A seat belt may have saved the life of a 70-year-old Sawyers
Bay farmer if he had been wearing it when he lost control of
his utility vehicle on a farm track in March, a coroner's
inquest in Dunedin heard yesterday.
Kenneth Robert (Ken) Laing died on March 9, 2012, aged 70.
On March 8, he was told by a doctor to rest until the cause
of his ill health might be determined through blood tests. He
ignored the advice and spent the afternoon cutting and
pressing hay on a neighbouring farm.
About 3pm, his wife, Rose Laing, went to the property in
search of him, and found his utility wedged in a gully off a
gravel road on the farm.
Mr Laing was slumped forward in the driver's seat and was
unresponsive, so Mrs Laing called an ambulance.
Giving evidence at the inquest, Mrs Laing said she could not
recall whether Mr Laing was wearing his seat belt when she
found him, but she thought it unlikely given he had been
driving on a private farm where he had to get in and out of
the vehicle to open and close gates.
If driving on a public road, Mr Laing wore his seat belt, she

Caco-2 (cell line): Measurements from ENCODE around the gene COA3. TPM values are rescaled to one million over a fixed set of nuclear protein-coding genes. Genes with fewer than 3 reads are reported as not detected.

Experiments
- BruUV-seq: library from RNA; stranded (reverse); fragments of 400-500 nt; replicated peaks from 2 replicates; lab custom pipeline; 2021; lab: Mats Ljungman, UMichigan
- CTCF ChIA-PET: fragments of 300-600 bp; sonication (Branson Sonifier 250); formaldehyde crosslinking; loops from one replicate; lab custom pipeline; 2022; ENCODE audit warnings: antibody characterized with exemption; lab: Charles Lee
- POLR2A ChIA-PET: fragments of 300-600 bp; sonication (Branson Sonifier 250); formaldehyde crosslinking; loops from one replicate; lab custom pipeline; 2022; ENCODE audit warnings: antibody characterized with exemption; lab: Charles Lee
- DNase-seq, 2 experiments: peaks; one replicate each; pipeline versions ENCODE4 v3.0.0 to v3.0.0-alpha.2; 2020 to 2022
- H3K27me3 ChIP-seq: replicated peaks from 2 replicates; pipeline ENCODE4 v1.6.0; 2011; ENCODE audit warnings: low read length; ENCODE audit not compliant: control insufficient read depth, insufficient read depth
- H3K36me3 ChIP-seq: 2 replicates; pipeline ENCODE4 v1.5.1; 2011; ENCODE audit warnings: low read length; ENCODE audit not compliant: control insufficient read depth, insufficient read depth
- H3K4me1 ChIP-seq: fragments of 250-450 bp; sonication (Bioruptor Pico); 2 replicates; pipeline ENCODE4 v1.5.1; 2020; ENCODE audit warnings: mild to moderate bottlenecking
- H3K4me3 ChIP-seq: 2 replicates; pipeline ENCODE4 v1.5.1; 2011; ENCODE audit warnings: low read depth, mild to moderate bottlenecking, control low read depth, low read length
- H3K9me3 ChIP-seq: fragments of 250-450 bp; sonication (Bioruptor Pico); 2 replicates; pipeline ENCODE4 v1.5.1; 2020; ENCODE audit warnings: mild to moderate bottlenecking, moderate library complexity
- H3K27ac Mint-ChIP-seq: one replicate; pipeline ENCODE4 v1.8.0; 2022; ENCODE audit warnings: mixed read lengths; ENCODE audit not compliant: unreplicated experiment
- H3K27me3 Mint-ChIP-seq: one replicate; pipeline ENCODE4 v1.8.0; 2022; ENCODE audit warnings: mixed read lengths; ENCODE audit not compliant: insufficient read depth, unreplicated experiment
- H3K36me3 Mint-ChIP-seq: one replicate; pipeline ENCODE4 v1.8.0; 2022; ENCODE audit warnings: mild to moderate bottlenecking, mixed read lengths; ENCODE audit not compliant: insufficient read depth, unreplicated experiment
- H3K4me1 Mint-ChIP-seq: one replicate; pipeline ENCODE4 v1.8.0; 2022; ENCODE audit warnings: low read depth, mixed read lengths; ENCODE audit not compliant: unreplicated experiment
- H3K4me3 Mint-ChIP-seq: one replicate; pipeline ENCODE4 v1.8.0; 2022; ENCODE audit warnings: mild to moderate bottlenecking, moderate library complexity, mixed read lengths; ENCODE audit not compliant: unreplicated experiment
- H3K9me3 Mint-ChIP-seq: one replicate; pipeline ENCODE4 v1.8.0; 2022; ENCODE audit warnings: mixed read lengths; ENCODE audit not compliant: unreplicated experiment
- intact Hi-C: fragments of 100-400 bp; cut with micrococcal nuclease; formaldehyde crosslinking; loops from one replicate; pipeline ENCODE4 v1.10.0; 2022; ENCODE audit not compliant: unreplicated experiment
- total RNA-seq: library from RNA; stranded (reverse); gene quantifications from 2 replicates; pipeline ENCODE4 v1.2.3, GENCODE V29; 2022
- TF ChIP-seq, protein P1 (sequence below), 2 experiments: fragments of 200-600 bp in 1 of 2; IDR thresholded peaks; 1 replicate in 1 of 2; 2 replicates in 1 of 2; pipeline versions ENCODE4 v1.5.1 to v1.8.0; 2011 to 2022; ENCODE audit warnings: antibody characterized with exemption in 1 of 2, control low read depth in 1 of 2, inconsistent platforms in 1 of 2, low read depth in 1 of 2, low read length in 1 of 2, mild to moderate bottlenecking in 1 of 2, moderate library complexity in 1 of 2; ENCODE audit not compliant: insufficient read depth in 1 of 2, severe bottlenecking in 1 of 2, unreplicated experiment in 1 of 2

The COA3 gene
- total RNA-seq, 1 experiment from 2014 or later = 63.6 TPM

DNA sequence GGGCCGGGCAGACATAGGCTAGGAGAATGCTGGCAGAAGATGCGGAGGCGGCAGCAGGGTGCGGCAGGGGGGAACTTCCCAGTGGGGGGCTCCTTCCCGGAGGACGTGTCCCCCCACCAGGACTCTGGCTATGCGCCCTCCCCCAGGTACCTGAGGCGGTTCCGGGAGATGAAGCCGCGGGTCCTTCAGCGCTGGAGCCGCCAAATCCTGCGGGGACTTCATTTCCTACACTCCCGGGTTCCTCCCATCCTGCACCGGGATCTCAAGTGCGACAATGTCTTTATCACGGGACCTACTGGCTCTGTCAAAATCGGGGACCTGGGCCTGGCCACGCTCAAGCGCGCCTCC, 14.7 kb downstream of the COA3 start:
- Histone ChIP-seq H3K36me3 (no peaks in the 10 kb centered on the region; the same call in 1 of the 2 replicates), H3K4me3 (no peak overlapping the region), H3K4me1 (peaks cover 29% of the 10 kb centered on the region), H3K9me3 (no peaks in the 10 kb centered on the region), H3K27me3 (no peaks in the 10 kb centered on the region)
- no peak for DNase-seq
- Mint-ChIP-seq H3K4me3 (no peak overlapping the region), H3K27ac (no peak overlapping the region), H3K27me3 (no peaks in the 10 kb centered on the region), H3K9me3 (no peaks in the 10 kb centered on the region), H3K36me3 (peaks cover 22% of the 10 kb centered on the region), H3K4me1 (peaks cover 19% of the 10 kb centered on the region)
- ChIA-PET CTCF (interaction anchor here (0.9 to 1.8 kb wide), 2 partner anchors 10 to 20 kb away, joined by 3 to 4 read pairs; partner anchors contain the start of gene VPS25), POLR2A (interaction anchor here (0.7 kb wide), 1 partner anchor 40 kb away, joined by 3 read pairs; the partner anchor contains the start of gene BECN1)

He was a stoic, stubborn character who hardly ever got sick,
and when he did he "ignored it" to continue working, she
Constable Lindsay Turner, of Port Chalmers, told the inquest
Mr Laing's death was not suspicious.
"A postmortem examination found the cause of death was
extensive severe traumatic brain injuries due to severe
impact to the head," he said.
Mr Laing was barely conscious when removed from his utility
and taken to Dunedin Hospital, where a scan revealed he had a
large brain haemorrhage, for which he underwent an emergency
operation. He was then transferred to the intensive care
unit, Const Turner said.
Mr Laing did not recover and died in the intensive care unit
about 2am on March 9.
Ministry of Business, Innovation and Employment health and
safety inspector Peter Verwey found there were no external
factors which contributed to Mr Laing's accident and
Mr Laing's 2011 Nissan utility was in perfect working
condition and weather at the time was fine, Mr Verwey said.
"Ken's ill health may have contributed to him losing control
of the vehicle. It appears he did not take the advice of his
GP and was not wearing a seat belt.
If he had been wearing a seat belt, he may not have suffered
such severe injuries and may have survived the crash," he
Otago-Southland coroner David Crerar made an informal finding
at the inquest's conclusion.
He said all drivers should wear seat belts, even when not
legally required on private property, to keep themselves
Mr Crerar's formal findings will be released in due course.